I am not used to dawdling along and for the last week we have done little else.
With over a week to get to Birmingham from Droitwich we have been taking things slowly, very slowly. We don't want to be in Birmingham before Tuesday, so our destination for Monday night was Hopwood, the last countryside mooring before Wast Hill Tunnel and the West Midlands conurbation beyond.
With guests on board our schedule is being largely dictated by the availability (or non availability) of sanny stations (Barry dont laugh). There is a distinct absence of this essential facility in the area with the last being at Black Prince in Stoke Prior and the next being in Kings Norton. Luckily, for a small fee, ABC Leisure will let you use their "little room out the back" so we elected to set up camp on the 48 hour mooring opposite. Whilst the mooring may not be the quietest, there is lots to watch in a busy hire base.
I always find myself drawn to boats being craned out or in, with 15 tons dangling below an ancient crane and all depending on the integrity of a single shackle. Of course, these machines are regularly inspected and the operators trained in their use so there were no hitches, but you always wonder "what if ?"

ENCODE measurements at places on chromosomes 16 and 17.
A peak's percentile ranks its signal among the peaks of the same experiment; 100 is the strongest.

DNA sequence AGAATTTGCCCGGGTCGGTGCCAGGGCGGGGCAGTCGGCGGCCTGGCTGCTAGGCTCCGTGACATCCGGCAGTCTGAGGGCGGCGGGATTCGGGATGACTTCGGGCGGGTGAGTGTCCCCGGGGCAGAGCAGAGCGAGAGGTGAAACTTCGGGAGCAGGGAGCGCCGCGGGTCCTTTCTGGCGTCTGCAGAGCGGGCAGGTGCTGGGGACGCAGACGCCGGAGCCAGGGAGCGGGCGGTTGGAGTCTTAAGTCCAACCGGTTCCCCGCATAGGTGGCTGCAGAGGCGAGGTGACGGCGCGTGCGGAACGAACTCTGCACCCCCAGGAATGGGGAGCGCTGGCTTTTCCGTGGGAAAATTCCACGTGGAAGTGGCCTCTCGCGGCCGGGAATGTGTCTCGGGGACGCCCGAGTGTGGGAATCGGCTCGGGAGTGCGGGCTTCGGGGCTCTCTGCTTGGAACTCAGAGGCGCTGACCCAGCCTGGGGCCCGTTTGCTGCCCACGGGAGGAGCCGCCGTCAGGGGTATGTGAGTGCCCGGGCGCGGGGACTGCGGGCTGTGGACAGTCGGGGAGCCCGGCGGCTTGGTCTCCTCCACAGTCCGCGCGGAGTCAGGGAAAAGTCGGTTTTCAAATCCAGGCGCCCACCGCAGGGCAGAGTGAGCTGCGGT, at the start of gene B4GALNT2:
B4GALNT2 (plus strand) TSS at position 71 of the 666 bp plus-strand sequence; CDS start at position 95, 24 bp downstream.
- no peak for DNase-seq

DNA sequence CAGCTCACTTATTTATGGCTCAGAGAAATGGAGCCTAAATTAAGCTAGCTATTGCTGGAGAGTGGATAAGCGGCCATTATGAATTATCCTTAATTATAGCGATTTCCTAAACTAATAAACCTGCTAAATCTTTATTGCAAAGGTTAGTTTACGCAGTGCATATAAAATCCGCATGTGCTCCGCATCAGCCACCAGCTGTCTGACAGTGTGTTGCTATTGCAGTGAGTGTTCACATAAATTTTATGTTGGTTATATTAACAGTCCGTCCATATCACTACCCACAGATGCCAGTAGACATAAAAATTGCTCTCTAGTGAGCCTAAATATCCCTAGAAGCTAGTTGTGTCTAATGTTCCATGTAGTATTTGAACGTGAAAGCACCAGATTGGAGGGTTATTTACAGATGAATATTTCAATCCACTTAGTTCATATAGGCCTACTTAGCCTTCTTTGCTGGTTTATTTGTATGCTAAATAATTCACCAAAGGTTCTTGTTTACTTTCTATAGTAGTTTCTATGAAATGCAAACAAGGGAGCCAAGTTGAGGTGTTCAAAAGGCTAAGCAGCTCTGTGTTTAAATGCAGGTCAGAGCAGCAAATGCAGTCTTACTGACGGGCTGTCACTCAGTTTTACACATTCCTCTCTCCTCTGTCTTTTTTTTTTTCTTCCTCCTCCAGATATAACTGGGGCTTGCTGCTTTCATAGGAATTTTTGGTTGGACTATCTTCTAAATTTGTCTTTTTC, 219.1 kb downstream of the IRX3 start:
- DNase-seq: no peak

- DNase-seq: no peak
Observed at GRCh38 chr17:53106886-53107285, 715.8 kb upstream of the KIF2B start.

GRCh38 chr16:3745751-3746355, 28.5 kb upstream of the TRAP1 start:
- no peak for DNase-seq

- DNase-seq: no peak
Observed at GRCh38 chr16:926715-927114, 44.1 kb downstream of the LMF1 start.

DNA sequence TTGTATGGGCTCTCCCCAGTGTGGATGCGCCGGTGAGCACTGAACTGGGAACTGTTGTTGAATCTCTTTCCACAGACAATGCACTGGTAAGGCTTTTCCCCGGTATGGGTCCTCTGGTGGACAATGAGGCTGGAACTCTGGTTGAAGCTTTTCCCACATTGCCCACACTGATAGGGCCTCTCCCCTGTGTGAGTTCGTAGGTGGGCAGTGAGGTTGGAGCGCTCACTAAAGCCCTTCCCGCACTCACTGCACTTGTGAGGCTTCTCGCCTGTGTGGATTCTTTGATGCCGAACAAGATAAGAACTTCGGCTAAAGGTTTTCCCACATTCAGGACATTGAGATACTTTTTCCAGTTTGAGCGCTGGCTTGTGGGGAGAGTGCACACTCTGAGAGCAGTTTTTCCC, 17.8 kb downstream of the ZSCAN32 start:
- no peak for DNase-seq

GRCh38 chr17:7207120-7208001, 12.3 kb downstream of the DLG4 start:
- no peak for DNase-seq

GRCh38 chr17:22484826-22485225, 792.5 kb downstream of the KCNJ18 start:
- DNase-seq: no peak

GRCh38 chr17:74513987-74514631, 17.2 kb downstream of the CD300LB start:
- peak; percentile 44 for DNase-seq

Saturday was cold and windy but not withstanding this we had a steady trickle of customers wanting to buy preserves. Sunday, by contrast, was roasting hot so we sat out the back all afternoon and didn't sell a single jar - inexplicable! On Sunday morning we decided to visit one of the local churches and initially St Lawrence was the hot favourite, but a closer inspection of their service times swung us in favour of the Baptist Church in Red Lion Street. This traditional Baptist chapel has just been extensively refurbished and the welcome was a good as the ambiance.
Having used up our allotted 48 hours on the mooring we progressed on to Hopwood, a mere 2.5 miles distant stopping for water at the Lower Bittell Reservoir. The pressure is good but the associated mooring is horribly silted, which explains its lack of use. CRT have just spent a lot of money on the reservoir and its surrounds, dredging and piling the feeder from the canal to the upper reservoir. They have also spent a lot of money on electrically operated hydraulic stop gates in the bridge holes at either end which are needed should the embankment with canal on top breach. The lower reservoir is way down at present to accommodate the trout fishing club who wanted to net the fish, and are now chuntering about the time it is taking to refill.
The old lengthsman's house at the end of the reservoir is still empty and awaits CRT attention to make it let-able. It is quite an attractive three bedroom house but is probably unsaleable given its lack of foundations and its precarious closeness to water on all sides. Still, its a shame to see it empty. It appears that it suffers from damp and the remedy is to apply a waterproof membrane, insulation and rendering.
And so we arrive at Hopwood with a plan to visit the Hopwood House Inn for a meal this evening. And as for trade in this remote location - I had a queue within 15 minutes of our arrival!